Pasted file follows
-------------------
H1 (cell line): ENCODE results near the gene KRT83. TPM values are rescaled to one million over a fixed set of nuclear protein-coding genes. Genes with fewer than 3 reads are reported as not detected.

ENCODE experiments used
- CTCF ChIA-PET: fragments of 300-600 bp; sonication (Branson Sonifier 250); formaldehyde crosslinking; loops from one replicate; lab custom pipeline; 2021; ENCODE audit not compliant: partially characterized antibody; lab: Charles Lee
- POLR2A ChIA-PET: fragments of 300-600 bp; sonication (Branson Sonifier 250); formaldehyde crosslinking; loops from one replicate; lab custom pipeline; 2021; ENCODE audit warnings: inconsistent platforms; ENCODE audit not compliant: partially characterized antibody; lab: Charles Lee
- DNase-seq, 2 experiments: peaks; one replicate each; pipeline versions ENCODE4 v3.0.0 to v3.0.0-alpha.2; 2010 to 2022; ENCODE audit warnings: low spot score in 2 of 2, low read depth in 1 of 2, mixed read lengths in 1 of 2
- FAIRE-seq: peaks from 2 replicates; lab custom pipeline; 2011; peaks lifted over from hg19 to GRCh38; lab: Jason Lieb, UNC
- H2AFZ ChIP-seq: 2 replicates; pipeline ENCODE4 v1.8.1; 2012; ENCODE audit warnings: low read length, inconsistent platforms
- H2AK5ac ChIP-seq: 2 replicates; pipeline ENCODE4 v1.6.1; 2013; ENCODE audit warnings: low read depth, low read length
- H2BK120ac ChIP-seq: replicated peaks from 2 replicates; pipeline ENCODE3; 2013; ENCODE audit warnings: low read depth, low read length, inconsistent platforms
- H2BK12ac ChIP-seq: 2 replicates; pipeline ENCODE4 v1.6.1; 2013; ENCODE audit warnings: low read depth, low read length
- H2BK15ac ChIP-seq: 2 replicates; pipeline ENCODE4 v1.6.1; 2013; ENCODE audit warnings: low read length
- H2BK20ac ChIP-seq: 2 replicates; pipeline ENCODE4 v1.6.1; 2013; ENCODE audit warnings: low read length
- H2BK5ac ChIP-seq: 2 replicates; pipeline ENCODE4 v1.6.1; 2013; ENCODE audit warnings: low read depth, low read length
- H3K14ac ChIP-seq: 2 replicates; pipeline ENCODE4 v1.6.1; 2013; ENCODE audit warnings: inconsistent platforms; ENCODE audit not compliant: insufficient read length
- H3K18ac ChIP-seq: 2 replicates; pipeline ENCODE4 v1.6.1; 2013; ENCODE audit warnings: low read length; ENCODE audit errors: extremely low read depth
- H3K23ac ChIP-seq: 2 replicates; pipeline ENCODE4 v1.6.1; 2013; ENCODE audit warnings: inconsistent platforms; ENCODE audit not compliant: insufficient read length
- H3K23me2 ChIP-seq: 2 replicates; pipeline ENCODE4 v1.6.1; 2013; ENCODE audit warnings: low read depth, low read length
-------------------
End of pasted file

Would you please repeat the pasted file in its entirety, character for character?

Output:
H1 (cell line): ENCODE results near the gene KRT83. TPM values are rescaled to one million over a fixed set of nuclear protein-coding genes. Genes with fewer than 3 reads are reported as not detected.

ENCODE experiments used
- CTCF ChIA-PET: fragments of 300-600 bp; sonication (Branson Sonifier 250); formaldehyde crosslinking; loops from one replicate; lab custom pipeline; 2021; ENCODE audit not compliant: partially characterized antibody; lab: Charles Lee
- POLR2A ChIA-PET: fragments of 300-600 bp; sonication (Branson Sonifier 250); formaldehyde crosslinking; loops from one replicate; lab custom pipeline; 2021; ENCODE audit warnings: inconsistent platforms; ENCODE audit not compliant: partially characterized antibody; lab: Charles Lee
- DNase-seq, 2 experiments: peaks; one replicate each; pipeline versions ENCODE4 v3.0.0 to v3.0.0-alpha.2; 2010 to 2022; ENCODE audit warnings: low spot score in 2 of 2, low read depth in 1 of 2, mixed read lengths in 1 of 2
- FAIRE-seq: peaks from 2 replicates; lab custom pipeline; 2011; peaks lifted over from hg19 to GRCh38; lab: Jason Lieb, UNC
- H2AFZ ChIP-seq: 2 replicates; pipeline ENCODE4 v1.8.1; 2012; ENCODE audit warnings: low read length, inconsistent platforms
- H2AK5ac ChIP-seq: 2 replicates; pipeline ENCODE4 v1.6.1; 2013; ENCODE audit warnings: low read depth, low read length
- H2BK120ac ChIP-seq: replicated peaks from 2 replicates; pipeline ENCODE3; 2013; ENCODE audit warnings: low read depth, low read length, inconsistent platforms
- H2BK12ac ChIP-seq: 2 replicates; pipeline ENCODE4 v1.6.1; 2013; ENCODE audit warnings: low read depth, low read length
- H2BK15ac ChIP-seq: 2 replicates; pipeline ENCODE4 v1.6.1; 2013; ENCODE audit warnings: low read length
- H2BK20ac ChIP-seq: 2 replicates; pipeline ENCODE4 v1.6.1; 2013; ENCODE audit warnings: low read length
- H2BK5ac ChIP-seq: 2 replicates; pipeline ENCODE4 v1.6.1; 2013; ENCODE audit warnings: low read depth, low read length
- H3K14ac ChIP-seq: 2 replicates; pipeline ENCODE4 v1.6.1; 2013; ENCODE audit warnings: inconsistent platforms; ENCODE audit not compliant: insufficient read length
- H3K18ac ChIP-seq: 2 replicates; pipeline ENCODE4 v1.6.1; 2013; ENCODE audit warnings: low read length; ENCODE audit errors: extremely low read depth
- H3K23ac ChIP-seq: 2 replicates; pipeline ENCODE4 v1.6.1; 2013; ENCODE audit warnings: inconsistent platforms; ENCODE audit not compliant: insufficient read length
- H3K23me2 ChIP-seq: 2 replicates; pipeline ENCODE4 v1.6.1; 2013; ENCODE audit warnings: low read depth, low read length